Squirrel Cross: Preparing for my first ever bike race

Do what you love, love what you do?

When I started working in cycling I thought I kind of new what cycling was – I mean I learned to ride a bike when I was about three.

Credit: Cameron King

Turns out I didn’t and in the past two years I have learned all about the different disciplines, bikes, technical regulations for racing, what colour of socks you should wear…the list goes on.

I have tried road cycling, mountain biking, track cycling and BMX. I have changed my bike several times from a mountain bike, to a road bike, to a cyclo-cross and back to a mountain bike (but a ‘proper’ one this time.) Oh…and I am obsessed with Strava.

However, there is one thing I have never actually done – and that is race!

So, after talking about it for a very long time I decided (with a push – well, a SHOVE, from my better half Cameron) to enter the Squirrel Cross. Yup, the Cyclo-cross race which is now in just over a weeks time in Pittencrieff Park, Dunfermline.

Cyclo-cross, although pretty fast paced, seemed like the perfect discipline to do my first race in – it is a short loop that riders race round for a time limit, 40 minutes in my case, which means that once the winner crosses the line everybody stops. It also means that even if (when) I am overtaken, I won’t feel like I am on my own out the back as the leaders will start lapping me shortly after!

The course is also in a park, with grass, tarmac and woodland surfaces – mixing it up a bit, making it a bit more technical – but not as technical as mountain biking or as terrifyingly fast as a road race would be.

In true Gillian style, I entered with only three weeks to go until the event – so some super speedy training has been in order.

Although I’m not incredibly unfit and can go out on a road ride for several hours – or cover a couple of laps of Cathkin Braes on my mountain bike before my legs tire – I still needed to get some Cyclo-cross skills in.

Being able to push yourself for as hard as possible for as long as possible isn’t something I am used to, also being able to jump on and off my bike without really stopping is also something I have never had to do.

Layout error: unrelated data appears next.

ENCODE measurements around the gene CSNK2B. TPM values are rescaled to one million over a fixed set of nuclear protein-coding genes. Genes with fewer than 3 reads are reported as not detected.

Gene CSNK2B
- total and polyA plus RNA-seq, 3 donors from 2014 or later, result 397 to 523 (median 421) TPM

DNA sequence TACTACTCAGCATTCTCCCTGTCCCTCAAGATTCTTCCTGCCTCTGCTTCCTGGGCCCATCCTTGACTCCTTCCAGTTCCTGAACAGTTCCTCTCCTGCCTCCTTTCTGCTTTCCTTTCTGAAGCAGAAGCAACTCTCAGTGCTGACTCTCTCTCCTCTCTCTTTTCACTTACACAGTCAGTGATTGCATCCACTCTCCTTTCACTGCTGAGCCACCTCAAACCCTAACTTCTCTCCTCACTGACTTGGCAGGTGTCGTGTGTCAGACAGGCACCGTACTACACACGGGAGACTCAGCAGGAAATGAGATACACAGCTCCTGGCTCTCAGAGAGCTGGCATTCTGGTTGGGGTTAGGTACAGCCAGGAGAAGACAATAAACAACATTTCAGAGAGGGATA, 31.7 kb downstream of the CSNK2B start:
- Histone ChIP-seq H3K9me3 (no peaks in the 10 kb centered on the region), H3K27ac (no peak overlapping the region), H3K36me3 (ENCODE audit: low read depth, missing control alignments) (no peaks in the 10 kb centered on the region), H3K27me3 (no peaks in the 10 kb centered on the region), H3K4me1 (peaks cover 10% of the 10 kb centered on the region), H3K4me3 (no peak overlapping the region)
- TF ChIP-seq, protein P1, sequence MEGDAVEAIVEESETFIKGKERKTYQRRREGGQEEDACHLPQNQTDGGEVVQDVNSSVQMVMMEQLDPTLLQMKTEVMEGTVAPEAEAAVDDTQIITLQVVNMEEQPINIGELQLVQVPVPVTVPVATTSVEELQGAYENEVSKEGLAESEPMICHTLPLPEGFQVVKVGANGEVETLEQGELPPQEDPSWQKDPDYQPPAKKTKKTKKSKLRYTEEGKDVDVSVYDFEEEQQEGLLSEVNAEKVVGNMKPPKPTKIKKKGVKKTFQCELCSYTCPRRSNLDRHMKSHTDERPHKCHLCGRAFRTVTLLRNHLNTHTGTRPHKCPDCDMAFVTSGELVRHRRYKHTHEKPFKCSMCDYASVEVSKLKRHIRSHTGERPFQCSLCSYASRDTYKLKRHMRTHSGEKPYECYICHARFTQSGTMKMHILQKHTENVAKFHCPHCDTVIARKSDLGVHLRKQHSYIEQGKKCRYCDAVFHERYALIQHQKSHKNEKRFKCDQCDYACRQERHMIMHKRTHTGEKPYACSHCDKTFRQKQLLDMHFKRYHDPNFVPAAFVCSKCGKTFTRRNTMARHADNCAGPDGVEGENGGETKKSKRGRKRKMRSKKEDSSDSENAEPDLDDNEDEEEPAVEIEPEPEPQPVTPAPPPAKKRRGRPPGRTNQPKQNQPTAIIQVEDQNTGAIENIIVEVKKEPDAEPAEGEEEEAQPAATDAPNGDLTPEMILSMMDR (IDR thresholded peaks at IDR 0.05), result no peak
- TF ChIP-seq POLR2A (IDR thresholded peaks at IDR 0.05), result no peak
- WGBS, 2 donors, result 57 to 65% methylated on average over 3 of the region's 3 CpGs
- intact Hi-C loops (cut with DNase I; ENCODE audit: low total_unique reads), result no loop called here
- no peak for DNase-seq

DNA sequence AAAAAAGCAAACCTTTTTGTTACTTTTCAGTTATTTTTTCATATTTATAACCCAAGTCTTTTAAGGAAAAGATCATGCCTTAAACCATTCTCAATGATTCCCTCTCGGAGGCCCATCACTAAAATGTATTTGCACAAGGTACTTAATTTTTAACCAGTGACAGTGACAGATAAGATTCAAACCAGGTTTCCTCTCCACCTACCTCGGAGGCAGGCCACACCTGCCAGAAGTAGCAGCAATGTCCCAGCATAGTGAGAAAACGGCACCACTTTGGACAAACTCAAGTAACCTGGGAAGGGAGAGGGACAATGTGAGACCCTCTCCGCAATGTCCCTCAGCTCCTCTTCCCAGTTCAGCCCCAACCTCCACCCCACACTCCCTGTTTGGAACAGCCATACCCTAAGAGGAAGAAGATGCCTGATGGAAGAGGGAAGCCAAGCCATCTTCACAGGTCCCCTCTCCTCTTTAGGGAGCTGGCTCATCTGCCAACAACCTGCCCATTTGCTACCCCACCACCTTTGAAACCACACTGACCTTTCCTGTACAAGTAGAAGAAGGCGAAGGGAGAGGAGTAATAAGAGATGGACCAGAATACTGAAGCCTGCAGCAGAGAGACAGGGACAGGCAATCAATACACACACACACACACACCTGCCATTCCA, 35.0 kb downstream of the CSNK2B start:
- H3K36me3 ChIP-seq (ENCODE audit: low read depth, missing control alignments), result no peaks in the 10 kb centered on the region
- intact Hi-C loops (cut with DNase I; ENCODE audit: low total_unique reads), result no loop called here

Therefore I used some contacts (by which I mean, the guy who sits opposite me in the Scottish Cycling office, who happens to be the Coach and Education Manager) to get some training tips.

30-30-30 he said! 30 seconds flat out, 30 seconds easier pace, 30 seconds carrying your bike on your shoulder – and repeat (for 10 times…)

Easy peasy! Not…

Credit: Cameron King

I went down to Glasgow Green with my bike to give it a go and find out that riding on grass is not as easy as I remembered. After about four attempts I was lying flat out on my back on the grass!

Just to add to this dramatic fail, the words “Do you want to be a winner…or a quitter?!” were being shouted in my ear (nice coaching…Cameron.)

Cycling for as hard as you can is doable, cycling a bit less hard is also easy – but being able to jump off, lift the bike up and run, put it down, and then jump back on is not. GCN have a good video showing you how to do this cheeky maneuver to keep your bike moving, but the problem is, they make it look so easy – in reality I was falling all over the place.

Credit: Cameron King

With one week to go the practice is on…if I survive, I will write another blog to let you know how it went.

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